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18. cover
Title: Civic wars: democracy and public life in the American city during the nineteenth century
Author: Ryan, Mary P
Published: University of California Press,  1997
Subjects: History | United States History | Urban Studies | Gender Studies | Ethnic Studies
Publisher's Description: Mary P. Ryan traces the fate of public life and the emergence of ethnic, class, and gender conflict in the nineteenth-century city in this ambitious retelling of a key period of American political and social history. Basing her analysis on three quite different cities - New York, New Orleans, and San Francisco - Ryan illustrates how city spaces were used, understood, and fought over by a dazzling variety of social groups and political forces. She finds that the democratic exuberance America enjoyed in the 1820s and 1840s was irrevocably damaged by the Civil War. Civic life rebounded after the War but was, in Ryan's words, "less public, less democratic, and more visibly scarred by racial bigotry."Ryan's analysis is played out on three different levels - the spatial, the ceremonial, and the political. As she follows the decline of informal democracy from the age of Jackson to the heyday of industrial capitalism, she finds the roots of America's resilient democratic culture in the vigorous, often belligerent urban conflicts that found expression in the social movements, riots, celebrations, and other events that punctuated daily life in these urban centers. With its insightful comparisons, meticulous research, and graceful narrative, this study illustrates the ways in which American cities of the nineteenth century were as full of cultural differences and as fractured by social and economic changes as any metropolis today.   [brief]
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19. cover
Title: New York by gas-light and other urban sketches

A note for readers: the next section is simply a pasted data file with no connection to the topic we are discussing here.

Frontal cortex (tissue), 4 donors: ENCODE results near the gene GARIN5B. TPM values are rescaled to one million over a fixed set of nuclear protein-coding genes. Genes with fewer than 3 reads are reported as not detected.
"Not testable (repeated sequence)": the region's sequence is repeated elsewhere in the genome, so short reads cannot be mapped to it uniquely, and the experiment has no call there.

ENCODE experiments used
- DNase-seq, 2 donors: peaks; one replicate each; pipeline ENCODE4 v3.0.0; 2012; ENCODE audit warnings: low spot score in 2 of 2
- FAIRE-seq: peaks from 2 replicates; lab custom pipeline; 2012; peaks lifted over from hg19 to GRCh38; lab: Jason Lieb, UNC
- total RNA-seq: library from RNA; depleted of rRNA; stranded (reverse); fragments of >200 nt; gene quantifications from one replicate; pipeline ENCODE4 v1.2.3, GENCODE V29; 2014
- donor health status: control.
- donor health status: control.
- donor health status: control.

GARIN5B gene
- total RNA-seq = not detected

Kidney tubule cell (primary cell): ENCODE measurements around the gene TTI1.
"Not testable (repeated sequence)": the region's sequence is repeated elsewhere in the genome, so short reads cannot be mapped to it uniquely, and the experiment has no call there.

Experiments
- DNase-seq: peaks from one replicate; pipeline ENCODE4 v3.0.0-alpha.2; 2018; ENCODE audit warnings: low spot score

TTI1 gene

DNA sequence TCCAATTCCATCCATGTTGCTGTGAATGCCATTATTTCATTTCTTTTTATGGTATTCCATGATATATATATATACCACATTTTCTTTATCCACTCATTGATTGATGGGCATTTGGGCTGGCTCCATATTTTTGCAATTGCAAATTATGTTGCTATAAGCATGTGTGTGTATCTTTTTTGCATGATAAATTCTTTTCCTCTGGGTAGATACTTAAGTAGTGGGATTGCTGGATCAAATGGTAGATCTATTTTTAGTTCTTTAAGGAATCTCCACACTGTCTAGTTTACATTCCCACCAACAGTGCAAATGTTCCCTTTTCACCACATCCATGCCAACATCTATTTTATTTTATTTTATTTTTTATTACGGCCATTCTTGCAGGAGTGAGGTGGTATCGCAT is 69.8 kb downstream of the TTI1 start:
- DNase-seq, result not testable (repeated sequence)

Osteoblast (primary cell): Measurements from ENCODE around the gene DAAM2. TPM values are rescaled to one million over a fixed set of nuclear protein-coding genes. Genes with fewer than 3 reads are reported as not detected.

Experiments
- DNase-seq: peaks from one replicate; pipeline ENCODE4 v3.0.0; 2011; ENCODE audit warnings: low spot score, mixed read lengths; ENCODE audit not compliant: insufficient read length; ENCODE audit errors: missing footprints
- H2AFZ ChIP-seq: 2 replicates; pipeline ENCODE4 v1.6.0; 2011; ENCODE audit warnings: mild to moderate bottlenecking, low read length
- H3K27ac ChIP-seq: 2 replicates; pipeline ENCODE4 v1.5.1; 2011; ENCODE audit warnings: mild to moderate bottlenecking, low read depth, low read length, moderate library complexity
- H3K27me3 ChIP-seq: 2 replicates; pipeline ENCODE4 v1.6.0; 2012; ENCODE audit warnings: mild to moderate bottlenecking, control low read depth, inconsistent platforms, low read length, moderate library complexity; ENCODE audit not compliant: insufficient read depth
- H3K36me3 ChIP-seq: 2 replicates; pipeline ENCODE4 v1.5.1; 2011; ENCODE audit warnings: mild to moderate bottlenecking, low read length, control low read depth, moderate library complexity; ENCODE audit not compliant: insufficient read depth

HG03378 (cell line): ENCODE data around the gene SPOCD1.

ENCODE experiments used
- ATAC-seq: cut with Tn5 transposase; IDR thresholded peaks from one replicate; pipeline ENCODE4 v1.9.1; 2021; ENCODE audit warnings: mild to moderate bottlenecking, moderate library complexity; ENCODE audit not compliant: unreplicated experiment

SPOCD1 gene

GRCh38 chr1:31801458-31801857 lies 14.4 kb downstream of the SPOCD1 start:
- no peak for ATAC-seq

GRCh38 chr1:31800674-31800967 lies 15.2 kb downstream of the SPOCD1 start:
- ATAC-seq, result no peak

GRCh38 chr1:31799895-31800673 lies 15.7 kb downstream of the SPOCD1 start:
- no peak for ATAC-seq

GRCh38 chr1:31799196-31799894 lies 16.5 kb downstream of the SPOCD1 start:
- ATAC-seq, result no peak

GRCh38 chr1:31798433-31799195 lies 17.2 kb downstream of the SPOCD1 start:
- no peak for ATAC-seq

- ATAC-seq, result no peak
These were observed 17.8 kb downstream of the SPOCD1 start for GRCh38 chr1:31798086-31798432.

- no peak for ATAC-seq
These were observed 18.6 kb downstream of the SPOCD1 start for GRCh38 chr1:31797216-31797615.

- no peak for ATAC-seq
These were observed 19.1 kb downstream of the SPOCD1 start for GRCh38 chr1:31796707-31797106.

Author: Foster, George G d. 1856
Published: University of California Press,  1990
Subjects: History | United States History | Print Media | Urban Studies | Technology and Society
Publisher's Description: First published in 1850, New York by Gas-Light explores the seamy side of the newly emerging metropolis: "the festivities of prostitution, the orgies of pauperism, the haunts of theft and murder, the scenes of drunkenness and beastly debauch, and all the sad realities that go to make up the lower stratum - the underground story - of life in New York!" The author of this lively and fascinating little book, which both attracted and offended large numbers of readers in Victorian America, was George G. Foster, reporter for Horace Greeley's influential New York Tribune, social commentator, poet, and man about town. Foster drew on his daily and nightly rambles through the city's streets and among the characters of the urban demi-monde to produce a sensationalized but extraordinarily revealing portrait of New York at the moment it was emerging as a major metropolis. Reprinted here with sketches from two of Foster's other books, New York by Gas-Light will be welcomed by students of urban social history, popular culture, literature, and journalism.Editor Stuart M. Blumin has provided a penetrating introductory essay that sets Foster's life and work in the contexts of the growing city, the development of the mass-distribution publishing industry, the evolving literary genre of urban sensationalism, and the wider culture of Victorian America. This is an important reintroduction to a significant but neglected work, a prologue to the urban realism that would flourish later in the fiction of Stephen Crane, the painting of George Bellows, and the journalism of Jacob Riis.   [brief]
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20. cover
Title: Contesting citizenship in urban China: peasant migrants, the state, and the logic of the market
Author: Solinger, Dorothy J
Published: University of California Press,  1999
Subjects: Politics | China | Anthropology | Labor Studies | Demography | Asian History
Publisher's Description: Post-Mao market reforms in China have led to a massive migration of rural peasants toward the cities. Officially denied residency in the cities, the over 80 million members of this "floating population" provide labor for the economic boom in urban areas but are largely denied government benefits that city residents receive. In an incisive and original study that goes against the grain of much of the current discussion on citizenship, Dorothy J. Solinger challenges the notion that markets necessarily promote rights and legal equality in any direct or linear fashion.   [brief]